Page last updated at 10:59 GMT, Tuesday, 22 September 2009 11:59 UK

Casualties feared in India clash

Paramilitary troops in Lalgarh
A gun battle ended after security forces moved in

Casualties are feared in a gun battle between Maoist rebels and supporters of the ruling Communist party in the Indian state of West Bengal.

A five-hour battle ended after police arrived to break up the clash.

Villagers in the West Midnapore region said that up to 25 people may have been killed or injured in the clash which began on Monday night.

Separately, a top Maoist leader has been arrested in the capital, Delhi, a rebel spokesman said.

Kobad Ghandy was in charge of spreading the rebels' influence in urban areas and running the publications wing of the Communist Party of India (Maoist), reports say.

Ghandy, who grew up in Mumbai in an upper middle-class Parsi family and went to a public school, was taken into custody for 14 days, reports say.

Maoist-linked violence across central and eastern India has killed 6,000 people over the past 20 years.

'Taken away'

The Maoists say they represent the rights of landless farmhands and tribal communities.

Last week at least seven Maoists and one soldier were killed in a battle in the central state of Chhattisgarh and more than 20 police were killed in the eastern state of Jharkand.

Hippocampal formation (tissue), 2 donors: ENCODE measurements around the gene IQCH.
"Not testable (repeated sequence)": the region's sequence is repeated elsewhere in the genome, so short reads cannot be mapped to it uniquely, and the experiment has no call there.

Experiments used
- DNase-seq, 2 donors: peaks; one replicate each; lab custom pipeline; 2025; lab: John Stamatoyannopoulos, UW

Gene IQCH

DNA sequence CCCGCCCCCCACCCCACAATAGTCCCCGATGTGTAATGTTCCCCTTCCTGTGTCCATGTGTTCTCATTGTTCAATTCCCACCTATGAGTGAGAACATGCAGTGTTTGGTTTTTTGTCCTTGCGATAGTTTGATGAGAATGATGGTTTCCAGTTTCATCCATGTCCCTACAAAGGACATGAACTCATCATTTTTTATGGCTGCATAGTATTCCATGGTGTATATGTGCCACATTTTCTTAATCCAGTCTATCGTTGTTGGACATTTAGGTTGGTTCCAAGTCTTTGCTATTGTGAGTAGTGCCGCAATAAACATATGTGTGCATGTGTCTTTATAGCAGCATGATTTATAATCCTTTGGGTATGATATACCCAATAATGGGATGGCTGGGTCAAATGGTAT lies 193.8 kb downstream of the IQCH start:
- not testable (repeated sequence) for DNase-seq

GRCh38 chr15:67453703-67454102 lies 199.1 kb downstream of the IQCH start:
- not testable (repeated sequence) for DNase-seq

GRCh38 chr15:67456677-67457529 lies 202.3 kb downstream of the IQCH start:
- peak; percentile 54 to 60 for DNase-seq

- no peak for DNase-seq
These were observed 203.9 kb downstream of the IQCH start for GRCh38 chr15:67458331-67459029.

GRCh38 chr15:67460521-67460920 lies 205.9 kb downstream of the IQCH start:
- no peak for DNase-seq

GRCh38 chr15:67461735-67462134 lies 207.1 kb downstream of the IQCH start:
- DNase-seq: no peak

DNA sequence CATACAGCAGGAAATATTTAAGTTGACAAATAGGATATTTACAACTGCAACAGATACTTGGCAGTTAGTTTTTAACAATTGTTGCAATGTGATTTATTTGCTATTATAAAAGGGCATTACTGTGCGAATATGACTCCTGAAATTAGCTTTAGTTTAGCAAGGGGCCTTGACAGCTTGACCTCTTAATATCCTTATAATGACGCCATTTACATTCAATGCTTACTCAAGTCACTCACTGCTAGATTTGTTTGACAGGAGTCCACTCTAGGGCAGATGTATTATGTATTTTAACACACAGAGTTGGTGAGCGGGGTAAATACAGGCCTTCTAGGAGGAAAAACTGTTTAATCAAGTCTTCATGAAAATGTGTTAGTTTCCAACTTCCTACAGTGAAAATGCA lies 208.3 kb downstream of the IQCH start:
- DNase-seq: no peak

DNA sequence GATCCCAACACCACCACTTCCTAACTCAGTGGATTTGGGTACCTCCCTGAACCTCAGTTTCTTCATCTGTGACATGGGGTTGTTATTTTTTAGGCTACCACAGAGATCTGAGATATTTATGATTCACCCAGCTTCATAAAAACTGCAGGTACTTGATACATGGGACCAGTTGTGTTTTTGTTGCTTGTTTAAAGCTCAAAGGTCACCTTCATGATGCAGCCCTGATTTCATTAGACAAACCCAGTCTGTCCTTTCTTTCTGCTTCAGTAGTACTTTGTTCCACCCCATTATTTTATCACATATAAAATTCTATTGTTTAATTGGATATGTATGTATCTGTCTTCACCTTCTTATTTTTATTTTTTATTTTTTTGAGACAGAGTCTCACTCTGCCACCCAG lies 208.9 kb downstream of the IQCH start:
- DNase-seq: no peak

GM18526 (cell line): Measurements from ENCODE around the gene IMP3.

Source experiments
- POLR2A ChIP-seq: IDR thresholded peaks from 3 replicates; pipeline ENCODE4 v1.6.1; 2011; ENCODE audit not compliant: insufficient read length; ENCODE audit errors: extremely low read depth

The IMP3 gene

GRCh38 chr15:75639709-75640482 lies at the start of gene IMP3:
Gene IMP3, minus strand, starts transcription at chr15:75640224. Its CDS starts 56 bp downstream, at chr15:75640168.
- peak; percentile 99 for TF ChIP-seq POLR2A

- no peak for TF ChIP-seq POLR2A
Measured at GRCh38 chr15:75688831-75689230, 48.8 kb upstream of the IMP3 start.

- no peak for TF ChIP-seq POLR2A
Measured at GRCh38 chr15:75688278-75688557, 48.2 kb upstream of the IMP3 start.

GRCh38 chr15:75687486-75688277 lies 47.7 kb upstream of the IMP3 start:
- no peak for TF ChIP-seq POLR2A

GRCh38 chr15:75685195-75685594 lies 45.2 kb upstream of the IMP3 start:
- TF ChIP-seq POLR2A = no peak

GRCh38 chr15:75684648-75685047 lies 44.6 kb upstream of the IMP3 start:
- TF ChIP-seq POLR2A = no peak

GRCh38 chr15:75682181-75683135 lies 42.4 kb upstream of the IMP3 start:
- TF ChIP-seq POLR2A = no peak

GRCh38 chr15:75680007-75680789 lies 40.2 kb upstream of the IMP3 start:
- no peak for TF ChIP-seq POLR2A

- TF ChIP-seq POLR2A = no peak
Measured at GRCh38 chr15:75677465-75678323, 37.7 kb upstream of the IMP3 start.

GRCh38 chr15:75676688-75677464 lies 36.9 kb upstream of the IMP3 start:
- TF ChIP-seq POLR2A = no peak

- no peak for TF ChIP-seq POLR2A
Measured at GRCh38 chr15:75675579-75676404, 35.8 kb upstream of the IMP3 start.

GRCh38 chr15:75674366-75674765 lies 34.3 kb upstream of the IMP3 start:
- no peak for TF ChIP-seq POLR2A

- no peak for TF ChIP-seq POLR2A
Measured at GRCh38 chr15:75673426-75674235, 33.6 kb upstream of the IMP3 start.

In the latest incident, villagers say both the rebels and the Communist supporters had taken away the dead bodies of their men before the police arrived

The gun battle began after the rebels surrounded an office belonging to the Communist Party of India (Marxist) at Enayetpur in West Midnapore district on Monday evening.


Rebel leader Kishenji told the BBC that the Communist supporters had hoarded a large number of weapons at the party office in order to carry out attacks against villagers who supported the Maoists.

"The party supporters were harassing local women, so thousands of villagers led by our fighters encircled the party office," he said.

The rebel leader said four local tribal women had died in the gun battle.

More than 30 Communist party supporters have been killed by rebels in the Midnapore region since the West Bengal government launched a security offensive against Maoists in June.

The offensive was initiated after the Maoists had taken complete control of the Lalgarh area in Midnapore in November last year.

It took all of eight months and paramilitary troops to drive out the rebels from the area in June.

The BBC's Subir Bhaumik in Calcutta says the insurgents and the CPI(M), which has been the state's dominant political force, have been fighting a turf war.

In the past few years, he says, the Maoists have extended their influence with guerrilla commanders camping in the area and providing basic military training to local youths.

Last week, Prime Minister Manmohan Singh said India was losing the battle against Maoist rebels.

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